Optimizing Images in Webpages
Images are the most demanding assets of modern webpages but come with performance issues if not utilized correctly. In this article, we will see some of the best ways to embed images in web pages to achieve less bandwidth consumption and enhance page load speed.
People who have just started their journey as front-end developer are likely to make the mistake of embedding images with the same resolution to render on all media devices. Since most of the users visit the web pages from mobile devices, loading the images suitable for desktop resolution consumes unnecessary bandwidth.
Hence, for responsive behavior and lower bandwidth utilization, we can create a set of images with multiple resolutions and specify media queries. Browser picks the suitable resolution for images by doing some calculations which we will see further in the article.
To achieve Resolution Switching, we will use two additional attributes in
<img> tag viz.
srcset: A set of possible images and corresponding width descriptor, separated by commas. The width descriptor must be a positive integer followed by the letter
sizes: A set of media queries with corresponding slot width for an image to fit in, separated by commas.
The above tag displays an image with a resolution of 400px, 768px, or 1600px according to the media query in the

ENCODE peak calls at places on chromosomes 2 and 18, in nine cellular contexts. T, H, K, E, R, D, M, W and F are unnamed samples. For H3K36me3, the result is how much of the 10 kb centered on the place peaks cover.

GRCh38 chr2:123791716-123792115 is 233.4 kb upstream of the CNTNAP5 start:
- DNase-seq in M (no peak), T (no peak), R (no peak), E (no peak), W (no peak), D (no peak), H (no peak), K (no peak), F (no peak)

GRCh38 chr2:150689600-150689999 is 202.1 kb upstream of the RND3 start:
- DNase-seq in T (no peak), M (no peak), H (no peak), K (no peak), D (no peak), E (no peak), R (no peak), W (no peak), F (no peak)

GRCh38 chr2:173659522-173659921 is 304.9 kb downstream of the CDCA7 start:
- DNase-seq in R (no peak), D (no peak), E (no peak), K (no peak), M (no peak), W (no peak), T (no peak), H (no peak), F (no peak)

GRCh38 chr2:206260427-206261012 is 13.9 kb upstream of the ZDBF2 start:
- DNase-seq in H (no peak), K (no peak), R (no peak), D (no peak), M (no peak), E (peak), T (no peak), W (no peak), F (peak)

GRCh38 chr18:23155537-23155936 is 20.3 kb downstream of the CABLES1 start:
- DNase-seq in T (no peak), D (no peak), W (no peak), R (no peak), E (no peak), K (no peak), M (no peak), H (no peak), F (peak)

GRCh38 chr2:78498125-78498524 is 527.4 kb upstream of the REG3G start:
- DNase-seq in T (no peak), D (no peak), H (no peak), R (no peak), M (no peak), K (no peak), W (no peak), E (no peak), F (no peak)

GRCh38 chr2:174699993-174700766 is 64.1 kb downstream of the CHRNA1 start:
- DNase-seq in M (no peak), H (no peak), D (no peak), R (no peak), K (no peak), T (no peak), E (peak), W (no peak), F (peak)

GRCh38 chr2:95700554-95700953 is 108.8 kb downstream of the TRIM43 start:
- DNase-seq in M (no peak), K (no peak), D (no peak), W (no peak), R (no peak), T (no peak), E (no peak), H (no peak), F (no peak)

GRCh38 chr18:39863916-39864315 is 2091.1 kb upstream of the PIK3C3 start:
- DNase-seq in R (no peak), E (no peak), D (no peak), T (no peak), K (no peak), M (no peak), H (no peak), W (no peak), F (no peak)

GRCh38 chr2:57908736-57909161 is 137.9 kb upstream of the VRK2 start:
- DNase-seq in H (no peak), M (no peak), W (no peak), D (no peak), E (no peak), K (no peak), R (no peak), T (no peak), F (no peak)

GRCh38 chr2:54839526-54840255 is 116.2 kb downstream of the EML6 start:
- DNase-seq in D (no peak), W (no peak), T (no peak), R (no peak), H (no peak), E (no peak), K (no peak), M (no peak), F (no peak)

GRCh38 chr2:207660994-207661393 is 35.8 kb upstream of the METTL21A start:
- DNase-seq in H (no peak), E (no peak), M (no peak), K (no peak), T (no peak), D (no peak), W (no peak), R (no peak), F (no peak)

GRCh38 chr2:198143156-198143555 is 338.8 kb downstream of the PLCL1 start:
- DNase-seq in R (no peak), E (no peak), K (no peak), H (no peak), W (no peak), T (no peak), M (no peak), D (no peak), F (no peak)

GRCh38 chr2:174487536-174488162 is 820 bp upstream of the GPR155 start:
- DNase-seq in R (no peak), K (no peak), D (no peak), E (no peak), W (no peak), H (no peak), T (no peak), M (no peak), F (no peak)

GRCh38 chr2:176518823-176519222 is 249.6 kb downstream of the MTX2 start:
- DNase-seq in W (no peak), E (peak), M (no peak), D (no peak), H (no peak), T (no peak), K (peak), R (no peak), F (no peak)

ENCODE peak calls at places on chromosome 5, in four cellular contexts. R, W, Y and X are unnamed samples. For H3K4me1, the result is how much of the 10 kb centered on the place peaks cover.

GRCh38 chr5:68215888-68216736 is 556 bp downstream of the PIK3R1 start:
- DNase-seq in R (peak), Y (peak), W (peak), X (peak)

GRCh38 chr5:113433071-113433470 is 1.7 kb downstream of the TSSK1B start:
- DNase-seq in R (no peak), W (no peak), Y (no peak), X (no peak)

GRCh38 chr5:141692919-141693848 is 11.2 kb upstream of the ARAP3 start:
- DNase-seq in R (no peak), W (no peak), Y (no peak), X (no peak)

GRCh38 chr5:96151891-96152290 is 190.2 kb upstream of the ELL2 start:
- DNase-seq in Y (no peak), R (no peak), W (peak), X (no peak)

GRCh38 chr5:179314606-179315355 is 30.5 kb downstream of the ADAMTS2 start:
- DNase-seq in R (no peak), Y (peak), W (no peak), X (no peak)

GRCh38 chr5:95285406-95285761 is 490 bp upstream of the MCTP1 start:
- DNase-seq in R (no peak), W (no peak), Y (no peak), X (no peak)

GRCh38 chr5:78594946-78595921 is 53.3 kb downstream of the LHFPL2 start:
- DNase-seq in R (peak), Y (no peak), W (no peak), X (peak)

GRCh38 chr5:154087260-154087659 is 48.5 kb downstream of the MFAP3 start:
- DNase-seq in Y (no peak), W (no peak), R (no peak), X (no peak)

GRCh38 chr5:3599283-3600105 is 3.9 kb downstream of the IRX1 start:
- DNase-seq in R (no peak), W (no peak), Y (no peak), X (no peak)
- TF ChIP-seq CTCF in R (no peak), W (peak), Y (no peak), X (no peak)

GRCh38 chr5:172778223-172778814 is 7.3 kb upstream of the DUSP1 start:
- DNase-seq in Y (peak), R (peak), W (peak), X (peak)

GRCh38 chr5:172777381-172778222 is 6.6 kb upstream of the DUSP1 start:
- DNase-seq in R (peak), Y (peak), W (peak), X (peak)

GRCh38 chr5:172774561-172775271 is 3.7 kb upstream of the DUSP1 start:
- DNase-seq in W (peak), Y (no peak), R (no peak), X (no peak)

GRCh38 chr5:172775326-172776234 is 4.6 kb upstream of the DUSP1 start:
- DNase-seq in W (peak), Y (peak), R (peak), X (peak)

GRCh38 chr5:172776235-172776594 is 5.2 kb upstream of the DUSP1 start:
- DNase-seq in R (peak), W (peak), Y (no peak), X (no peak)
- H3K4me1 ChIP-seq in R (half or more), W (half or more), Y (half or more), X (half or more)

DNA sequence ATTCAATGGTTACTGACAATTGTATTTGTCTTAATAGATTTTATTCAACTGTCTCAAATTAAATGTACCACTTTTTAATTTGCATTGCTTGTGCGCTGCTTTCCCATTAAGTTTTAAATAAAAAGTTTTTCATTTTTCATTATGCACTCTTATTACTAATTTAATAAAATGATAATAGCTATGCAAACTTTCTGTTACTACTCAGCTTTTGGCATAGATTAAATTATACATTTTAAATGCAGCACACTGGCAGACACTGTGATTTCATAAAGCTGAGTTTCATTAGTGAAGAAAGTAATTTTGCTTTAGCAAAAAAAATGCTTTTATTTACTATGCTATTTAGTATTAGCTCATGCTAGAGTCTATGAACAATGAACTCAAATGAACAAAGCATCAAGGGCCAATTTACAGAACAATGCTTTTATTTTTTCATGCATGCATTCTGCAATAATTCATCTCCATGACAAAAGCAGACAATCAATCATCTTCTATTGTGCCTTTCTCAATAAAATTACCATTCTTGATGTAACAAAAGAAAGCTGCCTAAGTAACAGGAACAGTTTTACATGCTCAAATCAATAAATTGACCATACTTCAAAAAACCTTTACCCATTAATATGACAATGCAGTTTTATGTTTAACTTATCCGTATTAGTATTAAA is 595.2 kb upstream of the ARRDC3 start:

sizes attribute. We are assuming a screen with
We still need to use
src attribute in case any browser does not support
The browser uses the formula given below for each media query and picks the image to display among all the images whose
calculated value is upwards closer to
DPR is Device Pixel Ratio.
Calculated value = Width descriptor/slot width for an image
For the aforementioned
<img> tag, consider the width of viewport = 375px. hence, first media query becomes true.
For the first image(
srcset, slot width is 375px and width descriptor is 400w.
Using the given formula,
Calculated value = 400/375 = 1.06
img1600.webp the value comes out to 2.04 & 4.26 respectively.
img400.webpis the best image to display if viewport is 375px wide on 1x screen.
Refer to the above table to understand how a browser picks an image corresponding to each media query and slot width. The Green cells represent the image suitable for
How Resolution Switching optimizes the performance?
Consider a situation where a webpage is being viewed on three types of devices. On Desktop, the image rendered is of size 2000KB and on Tablet device, the same image with different resolution (1000KB) is rendered by consuming half of the bandwidth that is required for the Desktop, and on Mobile devices, it’s almost ⅓ times. This is how we can save bandwidth without compromising the quality of the image.
Choosing the correct format between PNG, JPG, and WebP.
Let’s first discuss the properties of all the formats.
lossy compression which means it reduces the size but with the cost of quality. When compressing below some threshold the artifacts begin to appear on the edges of high contrast figures. On the other hand, PNG is
lossless compression. It retains the quality(at least better than JPG) and transparency but does not reduce the file size significantly.